Newton/North Newton Register of Historic Places

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The properties listed below have been named to the Newton/North Newton Register of Historic Properties because they possess significant historical, archeological and/or architectural qualities.

The E. H. Hoag House, built in 1885, was designed by Varney Brothers Architects of Detroit, MI in the Queen Anne Style. 
E. H. Hoag came to the Newton area in 1871 settling on a farm in the Garden Township of Harvey County.  In an effort to provide for a more stable existence, he moved his family to Newton and quickly established himself in Newton business circles.  By 1884, he was a successful banker and served as president of Newton’s Commercial Bank.  Hoag, and his wife Ellen, built the home at 303 W Broadway, as a translation of their wealth and success, for its desirable location with its proximity to the downtown and distance from lower class neighborhoods.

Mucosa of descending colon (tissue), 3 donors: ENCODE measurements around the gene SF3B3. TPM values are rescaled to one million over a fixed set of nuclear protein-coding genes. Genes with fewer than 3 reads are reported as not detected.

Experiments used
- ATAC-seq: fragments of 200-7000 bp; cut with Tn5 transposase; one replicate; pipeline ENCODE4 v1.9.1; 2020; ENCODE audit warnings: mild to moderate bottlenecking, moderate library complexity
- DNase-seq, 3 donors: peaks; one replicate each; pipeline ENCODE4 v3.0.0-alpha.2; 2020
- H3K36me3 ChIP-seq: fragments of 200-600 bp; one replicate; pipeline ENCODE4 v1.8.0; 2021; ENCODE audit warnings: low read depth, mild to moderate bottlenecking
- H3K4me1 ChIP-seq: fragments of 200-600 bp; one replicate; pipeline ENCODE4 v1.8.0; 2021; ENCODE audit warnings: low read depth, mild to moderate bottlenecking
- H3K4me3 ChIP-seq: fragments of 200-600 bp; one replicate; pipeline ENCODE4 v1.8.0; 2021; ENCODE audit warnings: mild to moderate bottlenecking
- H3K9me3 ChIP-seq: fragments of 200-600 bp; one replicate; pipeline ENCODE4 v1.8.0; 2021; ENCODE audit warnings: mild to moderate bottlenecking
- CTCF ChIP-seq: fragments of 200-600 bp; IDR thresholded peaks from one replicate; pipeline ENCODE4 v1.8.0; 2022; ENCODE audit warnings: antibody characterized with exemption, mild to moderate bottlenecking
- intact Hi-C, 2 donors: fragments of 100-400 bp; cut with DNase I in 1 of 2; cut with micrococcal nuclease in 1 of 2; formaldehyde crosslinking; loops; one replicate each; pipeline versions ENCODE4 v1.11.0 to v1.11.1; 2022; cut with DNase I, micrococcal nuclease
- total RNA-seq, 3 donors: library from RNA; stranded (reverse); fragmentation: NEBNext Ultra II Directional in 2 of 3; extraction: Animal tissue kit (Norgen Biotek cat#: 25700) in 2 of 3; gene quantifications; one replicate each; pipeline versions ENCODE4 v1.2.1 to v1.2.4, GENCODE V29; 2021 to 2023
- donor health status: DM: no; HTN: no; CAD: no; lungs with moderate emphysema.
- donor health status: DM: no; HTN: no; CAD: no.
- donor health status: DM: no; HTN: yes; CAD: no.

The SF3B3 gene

Hoag suffered tremendous loss during the Newton Panic when real estate and banking crashed in the early 1890s.  Hoag’s Commercial Bank was among the first fail.  All of the projects he’d invested in went bankrupt, which included the Newton Buggy Company, the street railway and the electric light company.  However, he managed to hold on to his home, which was in his wife’s name, until 1896.  Following Hoag’s departure, other prominent citizens took residence.  H. M. Walt owned the property in 1900 when he added the turreted porch and added to the west side of the home.  The home changed again when it came under the ownership of J. T. Axtell.  To maximize his investment, he removed Walt’s addition on the west, moving it to the south and built onto it for the home that stands today.

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